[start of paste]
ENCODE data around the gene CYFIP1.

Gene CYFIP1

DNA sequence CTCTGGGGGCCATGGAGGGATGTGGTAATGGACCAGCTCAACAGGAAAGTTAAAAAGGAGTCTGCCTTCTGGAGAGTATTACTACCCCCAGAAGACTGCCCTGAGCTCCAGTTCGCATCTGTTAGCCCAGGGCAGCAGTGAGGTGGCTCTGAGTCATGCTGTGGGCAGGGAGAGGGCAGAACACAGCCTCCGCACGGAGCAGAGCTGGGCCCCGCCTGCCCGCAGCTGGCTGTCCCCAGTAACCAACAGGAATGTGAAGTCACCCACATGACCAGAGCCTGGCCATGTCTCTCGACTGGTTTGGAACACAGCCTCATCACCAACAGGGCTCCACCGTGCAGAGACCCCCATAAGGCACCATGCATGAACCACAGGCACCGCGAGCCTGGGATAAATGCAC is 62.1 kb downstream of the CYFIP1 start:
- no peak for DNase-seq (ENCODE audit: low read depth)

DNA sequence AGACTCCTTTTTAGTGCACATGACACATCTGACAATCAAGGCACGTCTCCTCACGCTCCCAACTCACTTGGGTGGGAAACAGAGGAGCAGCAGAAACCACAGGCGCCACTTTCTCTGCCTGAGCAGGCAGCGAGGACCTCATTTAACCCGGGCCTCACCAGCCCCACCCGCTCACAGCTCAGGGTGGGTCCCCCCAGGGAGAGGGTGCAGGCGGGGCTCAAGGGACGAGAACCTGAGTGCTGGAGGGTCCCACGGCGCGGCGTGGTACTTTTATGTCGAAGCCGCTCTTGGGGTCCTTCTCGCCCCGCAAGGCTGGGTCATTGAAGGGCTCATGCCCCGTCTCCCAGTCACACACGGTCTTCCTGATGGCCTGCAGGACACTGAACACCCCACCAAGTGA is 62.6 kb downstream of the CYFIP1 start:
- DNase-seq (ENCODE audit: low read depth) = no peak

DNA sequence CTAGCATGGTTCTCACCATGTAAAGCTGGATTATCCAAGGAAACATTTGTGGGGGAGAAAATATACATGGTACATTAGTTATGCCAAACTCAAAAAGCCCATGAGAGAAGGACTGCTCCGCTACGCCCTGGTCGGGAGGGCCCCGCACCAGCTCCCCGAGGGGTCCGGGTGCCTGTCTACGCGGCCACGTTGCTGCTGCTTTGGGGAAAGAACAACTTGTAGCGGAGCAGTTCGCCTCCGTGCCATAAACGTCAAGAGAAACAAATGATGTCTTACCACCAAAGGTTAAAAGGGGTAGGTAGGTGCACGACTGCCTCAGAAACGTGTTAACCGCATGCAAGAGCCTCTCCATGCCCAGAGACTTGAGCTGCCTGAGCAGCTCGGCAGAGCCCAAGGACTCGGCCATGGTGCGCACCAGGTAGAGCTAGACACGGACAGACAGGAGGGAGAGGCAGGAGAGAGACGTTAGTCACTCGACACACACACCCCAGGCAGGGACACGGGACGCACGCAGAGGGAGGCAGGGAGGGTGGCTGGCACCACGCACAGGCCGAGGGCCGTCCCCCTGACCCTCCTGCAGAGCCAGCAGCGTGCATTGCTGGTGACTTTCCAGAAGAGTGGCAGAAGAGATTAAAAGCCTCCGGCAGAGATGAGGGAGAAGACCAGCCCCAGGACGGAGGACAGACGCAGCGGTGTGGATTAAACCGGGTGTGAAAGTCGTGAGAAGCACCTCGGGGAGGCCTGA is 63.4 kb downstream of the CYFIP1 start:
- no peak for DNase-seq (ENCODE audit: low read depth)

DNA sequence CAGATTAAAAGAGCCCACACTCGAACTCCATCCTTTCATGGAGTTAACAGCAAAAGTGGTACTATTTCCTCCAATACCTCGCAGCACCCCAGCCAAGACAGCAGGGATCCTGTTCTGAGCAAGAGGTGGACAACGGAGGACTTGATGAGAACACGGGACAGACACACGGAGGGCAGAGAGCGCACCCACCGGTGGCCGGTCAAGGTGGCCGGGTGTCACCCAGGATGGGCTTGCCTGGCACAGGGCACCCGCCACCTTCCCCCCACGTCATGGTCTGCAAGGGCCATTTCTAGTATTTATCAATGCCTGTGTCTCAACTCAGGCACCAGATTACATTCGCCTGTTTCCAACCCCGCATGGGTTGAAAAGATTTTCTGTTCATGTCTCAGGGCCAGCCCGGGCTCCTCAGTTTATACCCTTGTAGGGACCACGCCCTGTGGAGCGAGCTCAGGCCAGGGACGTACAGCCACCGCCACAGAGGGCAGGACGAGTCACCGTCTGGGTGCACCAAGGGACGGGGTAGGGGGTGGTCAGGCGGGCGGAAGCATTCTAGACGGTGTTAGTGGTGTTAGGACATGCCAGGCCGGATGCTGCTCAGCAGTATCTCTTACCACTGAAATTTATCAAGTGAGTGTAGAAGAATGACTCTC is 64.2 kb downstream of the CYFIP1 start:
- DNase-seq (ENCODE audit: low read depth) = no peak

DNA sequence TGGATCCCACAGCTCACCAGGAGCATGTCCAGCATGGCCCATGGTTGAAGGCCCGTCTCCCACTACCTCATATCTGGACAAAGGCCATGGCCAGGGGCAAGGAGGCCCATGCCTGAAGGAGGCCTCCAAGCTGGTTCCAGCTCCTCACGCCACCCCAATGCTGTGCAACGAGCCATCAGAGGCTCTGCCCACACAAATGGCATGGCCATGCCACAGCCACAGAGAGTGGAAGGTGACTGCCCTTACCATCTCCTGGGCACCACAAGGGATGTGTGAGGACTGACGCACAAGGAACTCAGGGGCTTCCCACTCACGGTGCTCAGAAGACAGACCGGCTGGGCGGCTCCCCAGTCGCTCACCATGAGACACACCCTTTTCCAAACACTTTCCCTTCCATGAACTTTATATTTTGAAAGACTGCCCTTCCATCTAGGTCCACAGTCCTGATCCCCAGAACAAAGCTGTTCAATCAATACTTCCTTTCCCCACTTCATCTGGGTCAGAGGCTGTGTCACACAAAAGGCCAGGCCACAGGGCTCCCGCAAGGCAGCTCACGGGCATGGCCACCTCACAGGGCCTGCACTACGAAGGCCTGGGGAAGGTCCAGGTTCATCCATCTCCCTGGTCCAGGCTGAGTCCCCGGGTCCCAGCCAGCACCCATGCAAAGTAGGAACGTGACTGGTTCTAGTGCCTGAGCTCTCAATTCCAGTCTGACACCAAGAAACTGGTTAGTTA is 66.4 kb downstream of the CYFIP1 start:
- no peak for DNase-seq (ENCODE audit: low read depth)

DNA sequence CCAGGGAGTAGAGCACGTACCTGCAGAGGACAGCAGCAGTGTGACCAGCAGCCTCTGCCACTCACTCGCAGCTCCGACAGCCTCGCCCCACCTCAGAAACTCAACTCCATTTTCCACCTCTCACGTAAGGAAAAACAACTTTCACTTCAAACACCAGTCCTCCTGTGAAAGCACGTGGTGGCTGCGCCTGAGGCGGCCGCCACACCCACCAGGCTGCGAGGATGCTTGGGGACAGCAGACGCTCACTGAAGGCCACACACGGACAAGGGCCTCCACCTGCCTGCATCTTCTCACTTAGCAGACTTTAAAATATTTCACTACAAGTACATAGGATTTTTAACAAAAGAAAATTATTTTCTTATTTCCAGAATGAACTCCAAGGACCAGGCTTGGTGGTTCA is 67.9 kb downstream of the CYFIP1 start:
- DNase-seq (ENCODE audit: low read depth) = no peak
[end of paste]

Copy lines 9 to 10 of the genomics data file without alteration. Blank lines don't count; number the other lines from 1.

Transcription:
DNA sequence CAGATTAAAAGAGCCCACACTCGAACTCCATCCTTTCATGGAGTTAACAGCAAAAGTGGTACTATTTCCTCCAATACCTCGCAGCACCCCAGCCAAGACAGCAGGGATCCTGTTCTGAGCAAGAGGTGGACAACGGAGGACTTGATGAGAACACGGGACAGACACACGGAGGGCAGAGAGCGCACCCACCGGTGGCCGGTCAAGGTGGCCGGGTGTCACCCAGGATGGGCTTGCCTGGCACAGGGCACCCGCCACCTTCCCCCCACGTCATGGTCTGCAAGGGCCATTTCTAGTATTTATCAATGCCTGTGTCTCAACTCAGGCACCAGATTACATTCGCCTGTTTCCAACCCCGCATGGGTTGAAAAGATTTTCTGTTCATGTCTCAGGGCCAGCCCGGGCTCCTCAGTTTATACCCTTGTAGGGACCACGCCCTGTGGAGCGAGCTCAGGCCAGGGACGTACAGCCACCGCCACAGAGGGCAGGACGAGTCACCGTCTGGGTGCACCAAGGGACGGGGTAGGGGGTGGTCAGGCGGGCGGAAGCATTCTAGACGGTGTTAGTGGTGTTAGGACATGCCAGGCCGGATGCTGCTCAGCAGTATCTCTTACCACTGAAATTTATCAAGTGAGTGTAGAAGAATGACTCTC is 64.2 kb downstream of the CYFIP1 start:
- DNase-seq (ENCODE audit: low read depth) = no peak